Dr. Lanny Copeland’s trek as a family physician focusing on rural health care delivery eventually brought him and wife Mica to health care of a different sort in Warren County, KY. With a son and his family already in the county, the Copelands began purchasing farmland tracts there in 2009. Retirement from the medical profession in 2014 has not slowed the pace of their engagement on what is now 280 contiguous acres of which 260 is in woods
In addition to various species of trees and wildlife, the property includes sinkholes, caves, several capped oil wells, a stand of Pawpaw seedlings and quite a few resident bobcats.
The Copelands grow black raspberries as a hobby, some of which are sold. But most are made into jam and donated to fund raising events for auction. Competitive bidding on such a collection of their preserves at KWOA’s last annual meeting attested to their attraction!
The Copeland’s woodland management has focused on eradicating invasive species, a never-ending task. Their goal of leaving the property better than it was when they became the owners has included planting 1500 black walnut seedlings and 500 white oak seedlings, with plans to plant many more. They have established and marked hiking trails and aggressively improved wildlife habitat. Their property was recently designated a Certified Tree Farm by the American Tree Farm System whose guidelines they attempt to closely follow.
The Copelands have relied on many individuals and resources to get to this point, including a consultant forester, state foresters, state wildlife biologist, UK Department of Forestry, county agents and KWOA. On the other side, the local community has realized many economic benefits from the Copeland’s forest stewardship. The local agriculture supplier has been a go-to for fertilizer, seed, etc. Service agencies such as equipment purchase and repair benefit as well. The Copelands donate a guided spring turkey hunt to Make-A-Wish Foundation each year, raising over $1200 for this worthy cause.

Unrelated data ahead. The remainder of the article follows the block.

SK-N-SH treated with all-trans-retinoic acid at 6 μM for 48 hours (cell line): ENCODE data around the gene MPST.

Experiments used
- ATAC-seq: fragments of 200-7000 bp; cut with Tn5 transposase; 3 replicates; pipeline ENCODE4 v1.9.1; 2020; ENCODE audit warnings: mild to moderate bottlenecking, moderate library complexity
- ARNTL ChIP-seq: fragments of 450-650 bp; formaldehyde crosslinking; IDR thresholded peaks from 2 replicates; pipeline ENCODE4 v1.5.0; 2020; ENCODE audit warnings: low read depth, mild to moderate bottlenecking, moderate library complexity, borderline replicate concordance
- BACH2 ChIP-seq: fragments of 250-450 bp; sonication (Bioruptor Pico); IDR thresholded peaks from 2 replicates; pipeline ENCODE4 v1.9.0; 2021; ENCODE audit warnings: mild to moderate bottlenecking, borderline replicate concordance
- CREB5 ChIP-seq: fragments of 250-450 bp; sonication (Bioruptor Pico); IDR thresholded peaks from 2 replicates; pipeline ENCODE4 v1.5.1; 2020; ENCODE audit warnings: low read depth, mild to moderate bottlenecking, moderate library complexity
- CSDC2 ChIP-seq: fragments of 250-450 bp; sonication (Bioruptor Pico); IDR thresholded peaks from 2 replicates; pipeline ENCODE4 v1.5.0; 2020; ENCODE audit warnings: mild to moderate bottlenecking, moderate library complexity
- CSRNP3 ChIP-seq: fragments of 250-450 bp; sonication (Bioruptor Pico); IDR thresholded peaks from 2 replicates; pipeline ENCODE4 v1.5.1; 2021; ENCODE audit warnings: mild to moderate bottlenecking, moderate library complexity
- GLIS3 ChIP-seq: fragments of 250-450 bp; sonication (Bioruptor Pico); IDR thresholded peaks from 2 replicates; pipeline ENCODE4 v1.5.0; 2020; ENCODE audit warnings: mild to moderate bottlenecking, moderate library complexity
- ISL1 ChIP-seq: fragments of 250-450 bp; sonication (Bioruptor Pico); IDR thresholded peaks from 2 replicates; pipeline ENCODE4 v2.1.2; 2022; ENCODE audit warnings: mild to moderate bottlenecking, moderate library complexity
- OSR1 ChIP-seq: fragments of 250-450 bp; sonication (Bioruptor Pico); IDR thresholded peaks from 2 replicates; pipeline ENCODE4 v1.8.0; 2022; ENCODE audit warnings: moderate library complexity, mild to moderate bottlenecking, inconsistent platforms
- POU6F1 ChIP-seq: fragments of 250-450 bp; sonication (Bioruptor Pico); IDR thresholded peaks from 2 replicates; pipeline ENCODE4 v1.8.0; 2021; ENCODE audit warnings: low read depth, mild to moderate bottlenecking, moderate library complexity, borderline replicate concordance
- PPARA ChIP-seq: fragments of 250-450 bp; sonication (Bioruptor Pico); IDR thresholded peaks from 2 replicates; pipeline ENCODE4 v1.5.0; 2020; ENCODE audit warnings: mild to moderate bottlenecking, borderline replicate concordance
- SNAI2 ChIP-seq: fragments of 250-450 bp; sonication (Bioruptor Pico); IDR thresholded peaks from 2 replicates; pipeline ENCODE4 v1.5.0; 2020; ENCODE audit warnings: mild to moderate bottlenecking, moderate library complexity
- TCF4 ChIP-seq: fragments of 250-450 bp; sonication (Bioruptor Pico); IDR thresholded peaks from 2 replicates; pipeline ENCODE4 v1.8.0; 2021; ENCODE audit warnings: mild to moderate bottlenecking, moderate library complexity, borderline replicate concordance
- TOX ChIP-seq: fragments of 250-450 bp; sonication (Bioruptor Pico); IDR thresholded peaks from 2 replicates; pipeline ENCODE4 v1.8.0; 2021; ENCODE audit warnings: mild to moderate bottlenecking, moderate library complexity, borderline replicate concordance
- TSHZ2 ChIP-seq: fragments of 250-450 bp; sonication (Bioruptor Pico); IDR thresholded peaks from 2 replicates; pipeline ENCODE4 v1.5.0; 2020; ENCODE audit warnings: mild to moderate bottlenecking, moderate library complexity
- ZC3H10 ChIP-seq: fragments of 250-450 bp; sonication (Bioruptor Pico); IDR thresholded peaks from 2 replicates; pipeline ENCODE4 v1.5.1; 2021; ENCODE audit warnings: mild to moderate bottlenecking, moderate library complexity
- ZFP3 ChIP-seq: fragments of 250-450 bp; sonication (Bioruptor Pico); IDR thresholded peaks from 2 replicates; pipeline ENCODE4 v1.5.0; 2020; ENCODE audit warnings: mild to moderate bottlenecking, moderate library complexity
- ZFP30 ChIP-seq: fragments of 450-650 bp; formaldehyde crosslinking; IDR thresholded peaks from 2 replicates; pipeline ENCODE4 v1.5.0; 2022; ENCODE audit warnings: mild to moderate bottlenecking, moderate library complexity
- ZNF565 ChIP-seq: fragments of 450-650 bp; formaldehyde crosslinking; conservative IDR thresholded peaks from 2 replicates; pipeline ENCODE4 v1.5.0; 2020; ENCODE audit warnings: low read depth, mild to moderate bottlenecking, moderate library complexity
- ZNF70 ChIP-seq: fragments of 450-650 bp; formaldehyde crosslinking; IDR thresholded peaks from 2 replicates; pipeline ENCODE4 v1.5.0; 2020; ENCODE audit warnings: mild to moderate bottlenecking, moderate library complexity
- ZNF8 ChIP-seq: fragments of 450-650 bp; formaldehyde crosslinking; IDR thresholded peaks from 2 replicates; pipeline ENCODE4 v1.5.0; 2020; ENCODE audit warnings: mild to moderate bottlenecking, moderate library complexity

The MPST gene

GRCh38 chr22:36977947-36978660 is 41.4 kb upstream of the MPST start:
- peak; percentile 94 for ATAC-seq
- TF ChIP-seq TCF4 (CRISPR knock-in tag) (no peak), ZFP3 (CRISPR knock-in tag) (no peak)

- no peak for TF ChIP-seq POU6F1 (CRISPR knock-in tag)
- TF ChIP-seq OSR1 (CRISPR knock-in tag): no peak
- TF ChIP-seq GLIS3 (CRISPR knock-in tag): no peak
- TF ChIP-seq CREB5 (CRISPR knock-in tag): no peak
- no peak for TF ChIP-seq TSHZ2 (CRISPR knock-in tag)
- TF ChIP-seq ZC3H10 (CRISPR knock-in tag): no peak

High school students are often employed to assist in planting seedlings, gathering firewood and clearing trails. The Copelands hope to increase interest in forestry in the county high schools. As a youth Lanny hiked, camped, hunted, enjoyed wildlife and conducted a 4-H forestry project on a small farm in southern Indiana. The experiences were significant factors in his journey to his present woodlands ownership.
Going forward, Lanny Copeland sees population growth and maintaining a sustainable forest as the biggest land ownership and management challenges. Even now they see tremendous expansion in housing in their area. It’s as if their woodlands are quickly becoming an island among small subdivisions. He thinks that his role as a woodland steward could be expedited by more tax relief for woodland properties.
Despite the many time-intensive and pressing management challenges presented by their commitment to their woodlands, the Copelands have built a lodge on the property where they spend most of their time.
They hope that their children and grandchildren continue to actively manage and enjoy the woodlands. They greatly enjoy sharing this special place with others.